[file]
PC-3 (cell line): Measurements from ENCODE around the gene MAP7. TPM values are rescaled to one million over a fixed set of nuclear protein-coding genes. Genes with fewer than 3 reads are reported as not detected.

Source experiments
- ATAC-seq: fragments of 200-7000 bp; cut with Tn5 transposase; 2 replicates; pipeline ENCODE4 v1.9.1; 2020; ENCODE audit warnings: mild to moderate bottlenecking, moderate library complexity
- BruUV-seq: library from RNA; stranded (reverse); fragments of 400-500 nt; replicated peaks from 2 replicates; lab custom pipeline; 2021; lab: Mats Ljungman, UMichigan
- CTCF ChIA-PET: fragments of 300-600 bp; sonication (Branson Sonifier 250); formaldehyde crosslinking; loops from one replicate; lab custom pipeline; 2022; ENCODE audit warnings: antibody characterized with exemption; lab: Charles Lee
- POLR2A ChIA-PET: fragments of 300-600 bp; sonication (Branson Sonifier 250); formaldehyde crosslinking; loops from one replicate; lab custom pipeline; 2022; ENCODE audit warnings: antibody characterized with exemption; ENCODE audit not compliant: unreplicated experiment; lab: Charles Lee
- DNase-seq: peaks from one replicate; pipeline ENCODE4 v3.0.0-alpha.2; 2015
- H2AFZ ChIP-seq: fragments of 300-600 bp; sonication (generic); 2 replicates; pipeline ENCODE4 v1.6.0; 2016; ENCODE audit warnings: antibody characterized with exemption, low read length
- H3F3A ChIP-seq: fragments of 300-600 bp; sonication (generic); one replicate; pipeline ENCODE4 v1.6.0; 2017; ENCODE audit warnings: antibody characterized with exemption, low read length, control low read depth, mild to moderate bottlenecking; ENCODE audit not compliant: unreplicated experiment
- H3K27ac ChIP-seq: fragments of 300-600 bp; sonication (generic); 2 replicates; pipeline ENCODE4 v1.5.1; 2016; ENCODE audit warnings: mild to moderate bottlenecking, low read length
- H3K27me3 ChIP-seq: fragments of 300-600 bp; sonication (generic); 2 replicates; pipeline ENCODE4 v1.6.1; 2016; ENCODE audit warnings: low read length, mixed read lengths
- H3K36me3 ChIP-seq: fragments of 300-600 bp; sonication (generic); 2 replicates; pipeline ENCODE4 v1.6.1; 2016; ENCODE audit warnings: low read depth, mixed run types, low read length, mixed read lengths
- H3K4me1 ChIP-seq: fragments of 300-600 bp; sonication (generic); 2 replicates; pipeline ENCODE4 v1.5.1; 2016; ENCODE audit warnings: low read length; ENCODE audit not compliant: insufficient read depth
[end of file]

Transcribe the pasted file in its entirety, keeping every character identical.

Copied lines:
PC-3 (cell line): Measurements from ENCODE around the gene MAP7. TPM values are rescaled to one million over a fixed set of nuclear protein-coding genes. Genes with fewer than 3 reads are reported as not detected.

Source experiments
- ATAC-seq: fragments of 200-7000 bp; cut with Tn5 transposase; 2 replicates; pipeline ENCODE4 v1.9.1; 2020; ENCODE audit warnings: mild to moderate bottlenecking, moderate library complexity
- BruUV-seq: library from RNA; stranded (reverse); fragments of 400-500 nt; replicated peaks from 2 replicates; lab custom pipeline; 2021; lab: Mats Ljungman, UMichigan
- CTCF ChIA-PET: fragments of 300-600 bp; sonication (Branson Sonifier 250); formaldehyde crosslinking; loops from one replicate; lab custom pipeline; 2022; ENCODE audit warnings: antibody characterized with exemption; lab: Charles Lee
- POLR2A ChIA-PET: fragments of 300-600 bp; sonication (Branson Sonifier 250); formaldehyde crosslinking; loops from one replicate; lab custom pipeline; 2022; ENCODE audit warnings: antibody characterized with exemption; ENCODE audit not compliant: unreplicated experiment; lab: Charles Lee
- DNase-seq: peaks from one replicate; pipeline ENCODE4 v3.0.0-alpha.2; 2015
- H2AFZ ChIP-seq: fragments of 300-600 bp; sonication (generic); 2 replicates; pipeline ENCODE4 v1.6.0; 2016; ENCODE audit warnings: antibody characterized with exemption, low read length
- H3F3A ChIP-seq: fragments of 300-600 bp; sonication (generic); one replicate; pipeline ENCODE4 v1.6.0; 2017; ENCODE audit warnings: antibody characterized with exemption, low read length, control low read depth, mild to moderate bottlenecking; ENCODE audit not compliant: unreplicated experiment
- H3K27ac ChIP-seq: fragments of 300-600 bp; sonication (generic); 2 replicates; pipeline ENCODE4 v1.5.1; 2016; ENCODE audit warnings: mild to moderate bottlenecking, low read length
- H3K27me3 ChIP-seq: fragments of 300-600 bp; sonication (generic); 2 replicates; pipeline ENCODE4 v1.6.1; 2016; ENCODE audit warnings: low read length, mixed read lengths
- H3K36me3 ChIP-seq: fragments of 300-600 bp; sonication (generic); 2 replicates; pipeline ENCODE4 v1.6.1; 2016; ENCODE audit warnings: low read depth, mixed run types, low read length, mixed read lengths
- H3K4me1 ChIP-seq: fragments of 300-600 bp; sonication (generic); 2 replicates; pipeline ENCODE4 v1.5.1; 2016; ENCODE audit warnings: low read length; ENCODE audit not compliant: insufficient read depth